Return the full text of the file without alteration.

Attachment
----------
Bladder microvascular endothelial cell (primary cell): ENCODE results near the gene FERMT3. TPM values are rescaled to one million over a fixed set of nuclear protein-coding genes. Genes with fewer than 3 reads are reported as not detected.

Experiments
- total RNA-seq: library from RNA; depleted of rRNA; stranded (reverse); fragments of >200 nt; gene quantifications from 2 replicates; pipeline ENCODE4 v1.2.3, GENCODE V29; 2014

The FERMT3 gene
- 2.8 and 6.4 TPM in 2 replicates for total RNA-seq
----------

Bladder microvascular endothelial cell (primary cell): ENCODE results near the gene FERMT3. TPM values are rescaled to one million over a fixed set of nuclear protein-coding genes. Genes with fewer than 3 reads are reported as not detected.

Experiments
- total RNA-seq: library from RNA; depleted of rRNA; stranded (reverse); fragments of >200 nt; gene quantifications from 2 replicates; pipeline ENCODE4 v1.2.3, GENCODE V29; 2014

The FERMT3 gene
- 2.8 and 6.4 TPM in 2 replicates for total RNA-seq